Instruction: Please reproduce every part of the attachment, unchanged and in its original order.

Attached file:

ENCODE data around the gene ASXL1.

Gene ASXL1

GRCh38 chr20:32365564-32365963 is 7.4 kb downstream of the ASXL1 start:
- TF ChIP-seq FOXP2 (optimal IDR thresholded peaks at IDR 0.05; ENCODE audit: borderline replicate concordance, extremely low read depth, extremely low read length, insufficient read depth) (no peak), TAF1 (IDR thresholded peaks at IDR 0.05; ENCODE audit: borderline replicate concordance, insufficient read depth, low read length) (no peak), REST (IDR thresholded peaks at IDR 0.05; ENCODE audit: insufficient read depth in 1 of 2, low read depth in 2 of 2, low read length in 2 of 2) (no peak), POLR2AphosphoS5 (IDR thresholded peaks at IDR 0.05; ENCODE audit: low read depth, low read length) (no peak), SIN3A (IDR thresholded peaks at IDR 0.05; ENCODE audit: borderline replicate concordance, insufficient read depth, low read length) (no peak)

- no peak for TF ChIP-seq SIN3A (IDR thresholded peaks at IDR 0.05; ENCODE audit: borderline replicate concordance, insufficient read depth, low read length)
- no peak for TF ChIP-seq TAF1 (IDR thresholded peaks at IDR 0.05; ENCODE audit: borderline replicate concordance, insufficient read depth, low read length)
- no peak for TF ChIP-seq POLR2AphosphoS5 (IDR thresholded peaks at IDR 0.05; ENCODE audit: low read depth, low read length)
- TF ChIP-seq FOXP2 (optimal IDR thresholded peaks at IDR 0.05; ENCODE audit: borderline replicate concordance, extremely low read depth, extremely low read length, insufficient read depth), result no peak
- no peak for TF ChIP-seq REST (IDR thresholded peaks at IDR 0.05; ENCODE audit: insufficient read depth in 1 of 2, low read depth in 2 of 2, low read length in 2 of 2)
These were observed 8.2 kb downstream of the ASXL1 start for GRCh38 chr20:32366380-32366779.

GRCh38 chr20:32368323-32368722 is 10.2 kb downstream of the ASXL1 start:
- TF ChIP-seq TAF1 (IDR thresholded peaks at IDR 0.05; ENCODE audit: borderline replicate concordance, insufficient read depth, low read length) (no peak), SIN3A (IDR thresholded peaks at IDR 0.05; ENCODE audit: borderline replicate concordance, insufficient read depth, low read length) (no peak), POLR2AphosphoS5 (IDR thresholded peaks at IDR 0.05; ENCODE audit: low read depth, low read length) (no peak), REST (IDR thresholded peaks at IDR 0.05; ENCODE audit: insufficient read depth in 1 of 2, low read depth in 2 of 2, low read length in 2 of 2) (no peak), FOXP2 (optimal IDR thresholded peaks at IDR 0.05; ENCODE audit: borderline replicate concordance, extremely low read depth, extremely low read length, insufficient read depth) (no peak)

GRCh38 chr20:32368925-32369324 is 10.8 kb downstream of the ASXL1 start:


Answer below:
ENCODE data around the gene ASXL1.

Gene ASXL1

GRCh38 chr20:32365564-32365963 is 7.4 kb downstream of the ASXL1 start:
- TF ChIP-seq FOXP2 (optimal IDR thresholded peaks at IDR 0.05; ENCODE audit: borderline replicate concordance, extremely low read depth, extremely low read length, insufficient read depth) (no peak), TAF1 (IDR thresholded peaks at IDR 0.05; ENCODE audit: borderline replicate concordance, insufficient read depth, low read length) (no peak), REST (IDR thresholded peaks at IDR 0.05; ENCODE audit: insufficient read depth in 1 of 2, low read depth in 2 of 2, low read length in 2 of 2) (no peak), POLR2AphosphoS5 (IDR thresholded peaks at IDR 0.05; ENCODE audit: low read depth, low read length) (no peak), SIN3A (IDR thresholded peaks at IDR 0.05; ENCODE audit: borderline replicate concordance, insufficient read depth, low read length) (no peak)

- no peak for TF ChIP-seq SIN3A (IDR thresholded peaks at IDR 0.05; ENCODE audit: borderline replicate concordance, insufficient read depth, low read length)
- no peak for TF ChIP-seq TAF1 (IDR thresholded peaks at IDR 0.05; ENCODE audit: borderline replicate concordance, insufficient read depth, low read length)
- no peak for TF ChIP-seq POLR2AphosphoS5 (IDR thresholded peaks at IDR 0.05; ENCODE audit: low read depth, low read length)
- TF ChIP-seq FOXP2 (optimal IDR thresholded peaks at IDR 0.05; ENCODE audit: borderline replicate concordance, extremely low read depth, extremely low read length, insufficient read depth), result no peak
- no peak for TF ChIP-seq REST (IDR thresholded peaks at IDR 0.05; ENCODE audit: insufficient read depth in 1 of 2, low read depth in 2 of 2, low read length in 2 of 2)
These were observed 8.2 kb downstream of the ASXL1 start for GRCh38 chr20:32366380-32366779.

GRCh38 chr20:32368323-32368722 is 10.2 kb downstream of the ASXL1 start:
- TF ChIP-seq TAF1 (IDR thresholded peaks at IDR 0.05; ENCODE audit: borderline replicate concordance, insufficient read depth, low read length) (no peak), SIN3A (IDR thresholded peaks at IDR 0.05; ENCODE audit: borderline replicate concordance, insufficient read depth, low read length) (no peak), POLR2AphosphoS5 (IDR thresholded peaks at IDR 0.05; ENCODE audit: low read depth, low read length) (no peak), REST (IDR thresholded peaks at IDR 0.05; ENCODE audit: insufficient read depth in 1 of 2, low read depth in 2 of 2, low read length in 2 of 2) (no peak), FOXP2 (optimal IDR thresholded peaks at IDR 0.05; ENCODE audit: borderline replicate concordance, extremely low read depth, extremely low read length, insufficient read depth) (no peak)

GRCh38 chr20:32368925-32369324 is 10.8 kb downstream of the ASXL1 start: